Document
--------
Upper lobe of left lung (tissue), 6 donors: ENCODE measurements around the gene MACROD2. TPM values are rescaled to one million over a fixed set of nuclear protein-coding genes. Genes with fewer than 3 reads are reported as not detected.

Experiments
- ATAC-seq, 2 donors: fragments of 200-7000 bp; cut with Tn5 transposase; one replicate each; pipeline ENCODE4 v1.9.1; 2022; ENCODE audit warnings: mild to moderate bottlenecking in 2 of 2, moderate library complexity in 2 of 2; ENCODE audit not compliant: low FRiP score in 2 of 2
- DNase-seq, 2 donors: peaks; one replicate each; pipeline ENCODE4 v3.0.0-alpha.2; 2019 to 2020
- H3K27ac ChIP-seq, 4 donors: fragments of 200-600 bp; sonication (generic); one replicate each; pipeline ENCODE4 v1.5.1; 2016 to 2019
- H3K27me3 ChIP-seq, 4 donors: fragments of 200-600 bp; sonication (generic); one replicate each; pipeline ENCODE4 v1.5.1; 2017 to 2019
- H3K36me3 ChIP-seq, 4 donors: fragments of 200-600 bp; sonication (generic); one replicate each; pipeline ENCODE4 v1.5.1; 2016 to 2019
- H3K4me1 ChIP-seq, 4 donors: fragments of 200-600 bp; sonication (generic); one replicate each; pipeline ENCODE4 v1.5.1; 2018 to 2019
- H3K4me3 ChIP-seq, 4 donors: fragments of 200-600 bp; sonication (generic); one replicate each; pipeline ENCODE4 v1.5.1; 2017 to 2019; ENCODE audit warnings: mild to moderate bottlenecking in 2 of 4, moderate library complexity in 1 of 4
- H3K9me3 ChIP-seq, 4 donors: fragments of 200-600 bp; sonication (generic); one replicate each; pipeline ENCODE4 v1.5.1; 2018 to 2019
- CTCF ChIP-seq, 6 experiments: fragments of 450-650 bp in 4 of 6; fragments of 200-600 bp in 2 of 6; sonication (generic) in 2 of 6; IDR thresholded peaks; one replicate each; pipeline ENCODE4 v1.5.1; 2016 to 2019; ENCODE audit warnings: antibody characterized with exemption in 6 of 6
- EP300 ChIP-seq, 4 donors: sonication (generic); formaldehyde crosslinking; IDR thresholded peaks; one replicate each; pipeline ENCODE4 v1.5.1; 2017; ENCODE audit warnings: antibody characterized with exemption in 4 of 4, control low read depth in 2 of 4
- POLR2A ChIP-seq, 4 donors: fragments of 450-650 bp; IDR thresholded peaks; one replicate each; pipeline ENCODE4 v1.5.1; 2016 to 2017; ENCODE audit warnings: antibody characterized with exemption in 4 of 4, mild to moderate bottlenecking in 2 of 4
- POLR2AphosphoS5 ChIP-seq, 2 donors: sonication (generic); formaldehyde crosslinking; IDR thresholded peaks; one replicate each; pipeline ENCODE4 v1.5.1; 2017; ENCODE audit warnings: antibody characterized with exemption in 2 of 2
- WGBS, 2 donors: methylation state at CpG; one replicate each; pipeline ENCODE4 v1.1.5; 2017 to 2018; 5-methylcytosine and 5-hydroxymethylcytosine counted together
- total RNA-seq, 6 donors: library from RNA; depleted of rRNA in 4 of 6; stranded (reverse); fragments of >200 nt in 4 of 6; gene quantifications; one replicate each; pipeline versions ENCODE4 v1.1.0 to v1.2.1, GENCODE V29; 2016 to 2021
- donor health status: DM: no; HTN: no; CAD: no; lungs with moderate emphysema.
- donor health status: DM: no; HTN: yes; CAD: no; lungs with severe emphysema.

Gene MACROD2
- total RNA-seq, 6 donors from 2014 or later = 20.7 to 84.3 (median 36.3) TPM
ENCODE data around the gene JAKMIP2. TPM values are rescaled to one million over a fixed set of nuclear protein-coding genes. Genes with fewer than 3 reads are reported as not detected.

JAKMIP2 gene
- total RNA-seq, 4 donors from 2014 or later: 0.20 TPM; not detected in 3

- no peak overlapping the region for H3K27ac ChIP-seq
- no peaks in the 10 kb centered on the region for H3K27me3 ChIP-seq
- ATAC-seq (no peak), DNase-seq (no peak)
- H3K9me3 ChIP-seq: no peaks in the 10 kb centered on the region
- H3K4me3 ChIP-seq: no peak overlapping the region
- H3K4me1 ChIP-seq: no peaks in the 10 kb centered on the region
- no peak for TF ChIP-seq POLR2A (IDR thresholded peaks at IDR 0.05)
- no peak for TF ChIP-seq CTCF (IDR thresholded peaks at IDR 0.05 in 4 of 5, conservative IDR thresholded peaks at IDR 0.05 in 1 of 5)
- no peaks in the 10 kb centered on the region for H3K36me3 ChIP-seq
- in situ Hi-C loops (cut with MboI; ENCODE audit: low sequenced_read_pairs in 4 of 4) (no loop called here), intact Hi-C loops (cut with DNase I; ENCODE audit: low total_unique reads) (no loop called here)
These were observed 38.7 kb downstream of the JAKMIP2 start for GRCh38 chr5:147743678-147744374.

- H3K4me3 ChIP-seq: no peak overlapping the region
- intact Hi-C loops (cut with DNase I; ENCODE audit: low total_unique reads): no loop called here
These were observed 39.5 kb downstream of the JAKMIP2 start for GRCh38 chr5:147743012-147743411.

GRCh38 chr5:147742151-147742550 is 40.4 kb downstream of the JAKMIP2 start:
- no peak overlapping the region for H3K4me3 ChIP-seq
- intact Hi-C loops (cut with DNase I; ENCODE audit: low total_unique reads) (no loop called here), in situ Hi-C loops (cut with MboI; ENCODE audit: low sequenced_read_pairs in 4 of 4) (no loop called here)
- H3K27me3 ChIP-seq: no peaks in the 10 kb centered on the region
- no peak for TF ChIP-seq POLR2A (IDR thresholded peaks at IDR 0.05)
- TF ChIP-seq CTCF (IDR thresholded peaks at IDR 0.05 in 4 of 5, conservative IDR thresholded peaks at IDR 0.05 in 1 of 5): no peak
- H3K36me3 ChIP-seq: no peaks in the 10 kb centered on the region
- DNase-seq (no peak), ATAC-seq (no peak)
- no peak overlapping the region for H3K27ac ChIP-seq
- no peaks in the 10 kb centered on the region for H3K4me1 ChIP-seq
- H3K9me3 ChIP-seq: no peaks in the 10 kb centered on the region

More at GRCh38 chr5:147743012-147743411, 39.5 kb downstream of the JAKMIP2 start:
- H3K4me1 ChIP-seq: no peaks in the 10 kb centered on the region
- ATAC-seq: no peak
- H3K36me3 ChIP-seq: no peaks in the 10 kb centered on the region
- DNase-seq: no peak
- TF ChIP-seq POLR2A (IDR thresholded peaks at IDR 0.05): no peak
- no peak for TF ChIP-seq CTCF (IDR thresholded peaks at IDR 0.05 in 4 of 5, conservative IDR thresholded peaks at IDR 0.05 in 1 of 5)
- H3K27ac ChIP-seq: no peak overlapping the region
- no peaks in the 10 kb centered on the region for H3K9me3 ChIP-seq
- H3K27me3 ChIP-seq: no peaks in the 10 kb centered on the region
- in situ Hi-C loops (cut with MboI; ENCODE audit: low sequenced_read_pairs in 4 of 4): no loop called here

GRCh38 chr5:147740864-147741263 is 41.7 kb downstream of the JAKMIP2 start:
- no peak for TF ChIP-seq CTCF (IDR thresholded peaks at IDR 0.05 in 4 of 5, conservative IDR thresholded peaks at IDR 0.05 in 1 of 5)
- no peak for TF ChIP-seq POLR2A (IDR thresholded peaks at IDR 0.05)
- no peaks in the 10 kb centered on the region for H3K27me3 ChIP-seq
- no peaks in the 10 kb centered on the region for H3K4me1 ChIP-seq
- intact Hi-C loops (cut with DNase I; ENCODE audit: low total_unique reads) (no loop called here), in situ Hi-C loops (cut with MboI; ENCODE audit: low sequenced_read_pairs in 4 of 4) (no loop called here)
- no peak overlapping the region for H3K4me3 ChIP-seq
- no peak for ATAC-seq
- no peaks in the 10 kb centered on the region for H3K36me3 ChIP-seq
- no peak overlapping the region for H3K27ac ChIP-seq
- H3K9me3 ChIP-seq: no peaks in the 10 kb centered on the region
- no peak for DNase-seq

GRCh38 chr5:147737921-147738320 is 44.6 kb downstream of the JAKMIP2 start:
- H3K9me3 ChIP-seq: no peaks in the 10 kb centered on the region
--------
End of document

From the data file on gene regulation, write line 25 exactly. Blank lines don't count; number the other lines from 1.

- no peaks in the 10 kb centered on the region for H3K27me3 ChIP-seq